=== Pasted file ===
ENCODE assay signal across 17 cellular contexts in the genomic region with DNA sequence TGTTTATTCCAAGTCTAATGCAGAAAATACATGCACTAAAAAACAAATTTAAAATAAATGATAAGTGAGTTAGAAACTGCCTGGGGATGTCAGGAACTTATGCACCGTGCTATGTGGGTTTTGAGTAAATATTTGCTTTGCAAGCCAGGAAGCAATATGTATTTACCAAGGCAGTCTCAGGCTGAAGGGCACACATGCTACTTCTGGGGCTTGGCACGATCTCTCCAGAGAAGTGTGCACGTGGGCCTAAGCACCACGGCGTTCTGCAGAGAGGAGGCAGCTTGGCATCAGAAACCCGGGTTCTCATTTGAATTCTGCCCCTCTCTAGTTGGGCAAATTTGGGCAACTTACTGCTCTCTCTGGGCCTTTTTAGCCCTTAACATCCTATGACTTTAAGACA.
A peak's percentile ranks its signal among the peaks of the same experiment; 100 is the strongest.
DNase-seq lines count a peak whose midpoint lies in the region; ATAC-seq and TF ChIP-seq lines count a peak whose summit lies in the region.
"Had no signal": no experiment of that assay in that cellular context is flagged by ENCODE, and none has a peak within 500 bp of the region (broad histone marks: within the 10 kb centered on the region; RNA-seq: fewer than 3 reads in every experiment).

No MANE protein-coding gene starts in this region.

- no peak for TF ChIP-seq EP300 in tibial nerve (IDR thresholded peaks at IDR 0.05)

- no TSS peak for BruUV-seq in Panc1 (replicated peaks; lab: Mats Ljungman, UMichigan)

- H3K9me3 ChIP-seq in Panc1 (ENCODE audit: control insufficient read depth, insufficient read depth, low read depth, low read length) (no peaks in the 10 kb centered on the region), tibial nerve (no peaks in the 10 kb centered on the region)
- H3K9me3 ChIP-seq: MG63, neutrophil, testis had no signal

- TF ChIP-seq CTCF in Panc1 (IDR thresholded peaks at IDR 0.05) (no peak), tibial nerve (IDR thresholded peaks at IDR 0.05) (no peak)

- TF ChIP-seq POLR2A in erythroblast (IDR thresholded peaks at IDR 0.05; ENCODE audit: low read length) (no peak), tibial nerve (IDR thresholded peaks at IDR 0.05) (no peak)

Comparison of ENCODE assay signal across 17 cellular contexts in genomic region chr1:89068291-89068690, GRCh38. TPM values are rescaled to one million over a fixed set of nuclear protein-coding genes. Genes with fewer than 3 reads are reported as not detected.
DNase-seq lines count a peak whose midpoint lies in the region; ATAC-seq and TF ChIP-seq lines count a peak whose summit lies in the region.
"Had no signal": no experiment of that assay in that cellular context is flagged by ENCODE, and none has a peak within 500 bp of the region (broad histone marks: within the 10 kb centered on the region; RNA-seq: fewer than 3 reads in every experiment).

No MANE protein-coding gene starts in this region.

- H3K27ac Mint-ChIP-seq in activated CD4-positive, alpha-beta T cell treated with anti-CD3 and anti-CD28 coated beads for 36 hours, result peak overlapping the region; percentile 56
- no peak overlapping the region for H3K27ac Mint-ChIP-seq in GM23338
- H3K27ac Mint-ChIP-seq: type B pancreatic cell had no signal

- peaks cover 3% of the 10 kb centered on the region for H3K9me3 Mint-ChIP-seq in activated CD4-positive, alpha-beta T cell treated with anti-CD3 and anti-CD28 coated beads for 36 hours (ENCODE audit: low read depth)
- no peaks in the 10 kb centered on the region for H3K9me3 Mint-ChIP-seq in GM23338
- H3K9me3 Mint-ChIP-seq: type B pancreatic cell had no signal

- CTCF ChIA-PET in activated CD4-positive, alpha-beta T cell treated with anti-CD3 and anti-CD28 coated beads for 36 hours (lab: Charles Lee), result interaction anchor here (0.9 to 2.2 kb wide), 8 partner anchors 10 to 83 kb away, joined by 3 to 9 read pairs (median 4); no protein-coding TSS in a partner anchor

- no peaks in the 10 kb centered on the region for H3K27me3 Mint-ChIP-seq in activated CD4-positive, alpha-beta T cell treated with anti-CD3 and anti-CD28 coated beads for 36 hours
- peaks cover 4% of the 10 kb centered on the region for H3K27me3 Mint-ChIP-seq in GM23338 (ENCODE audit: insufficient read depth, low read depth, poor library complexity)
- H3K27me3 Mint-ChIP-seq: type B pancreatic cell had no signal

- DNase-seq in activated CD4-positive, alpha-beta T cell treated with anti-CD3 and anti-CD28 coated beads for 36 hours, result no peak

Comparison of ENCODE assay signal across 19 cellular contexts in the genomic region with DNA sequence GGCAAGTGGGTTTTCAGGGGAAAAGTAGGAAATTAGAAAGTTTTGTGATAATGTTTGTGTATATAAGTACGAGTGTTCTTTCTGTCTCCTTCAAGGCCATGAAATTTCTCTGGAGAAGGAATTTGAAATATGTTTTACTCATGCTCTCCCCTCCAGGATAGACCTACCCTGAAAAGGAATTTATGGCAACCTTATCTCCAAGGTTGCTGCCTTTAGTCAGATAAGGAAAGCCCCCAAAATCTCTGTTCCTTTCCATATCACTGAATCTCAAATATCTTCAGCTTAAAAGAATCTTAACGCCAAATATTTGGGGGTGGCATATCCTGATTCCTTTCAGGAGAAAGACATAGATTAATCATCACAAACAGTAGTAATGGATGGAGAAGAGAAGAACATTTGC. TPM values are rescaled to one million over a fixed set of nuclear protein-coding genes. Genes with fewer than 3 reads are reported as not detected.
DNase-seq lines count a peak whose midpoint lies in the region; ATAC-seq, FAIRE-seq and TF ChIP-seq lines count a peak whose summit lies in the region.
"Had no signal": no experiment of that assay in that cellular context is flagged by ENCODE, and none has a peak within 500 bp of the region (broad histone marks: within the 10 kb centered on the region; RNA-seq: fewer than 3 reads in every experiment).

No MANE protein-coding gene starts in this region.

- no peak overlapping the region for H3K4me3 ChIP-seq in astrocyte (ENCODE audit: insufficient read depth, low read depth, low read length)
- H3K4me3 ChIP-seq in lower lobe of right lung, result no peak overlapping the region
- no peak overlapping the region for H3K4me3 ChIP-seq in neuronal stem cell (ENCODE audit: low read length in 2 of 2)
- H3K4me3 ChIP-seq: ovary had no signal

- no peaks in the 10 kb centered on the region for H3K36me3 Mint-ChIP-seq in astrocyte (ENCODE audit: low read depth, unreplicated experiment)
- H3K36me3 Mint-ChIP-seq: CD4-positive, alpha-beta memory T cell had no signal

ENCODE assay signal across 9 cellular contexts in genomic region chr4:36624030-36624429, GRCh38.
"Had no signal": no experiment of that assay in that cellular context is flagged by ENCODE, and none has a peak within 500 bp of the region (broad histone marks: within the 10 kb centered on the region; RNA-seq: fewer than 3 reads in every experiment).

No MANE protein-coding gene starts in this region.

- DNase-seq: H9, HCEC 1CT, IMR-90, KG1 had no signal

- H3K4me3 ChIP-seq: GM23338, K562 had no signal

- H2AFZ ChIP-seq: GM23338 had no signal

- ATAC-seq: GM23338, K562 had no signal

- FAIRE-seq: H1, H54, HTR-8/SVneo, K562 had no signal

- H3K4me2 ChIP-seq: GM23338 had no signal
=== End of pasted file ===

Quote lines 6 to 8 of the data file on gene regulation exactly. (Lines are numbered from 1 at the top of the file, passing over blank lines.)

- no peak for TF ChIP-seq EP300 in tibial nerve (IDR thresholded peaks at IDR 0.05)

- no TSS peak for BruUV-seq in Panc1 (replicated peaks; lab: Mats Ljungman, UMichigan)

- H3K9me3 ChIP-seq in Panc1 (ENCODE audit: control insufficient read depth, insufficient read depth, low read depth, low read length) (no peaks in the 10 kb centered on the region), tibial nerve (no peaks in the 10 kb centered on the region)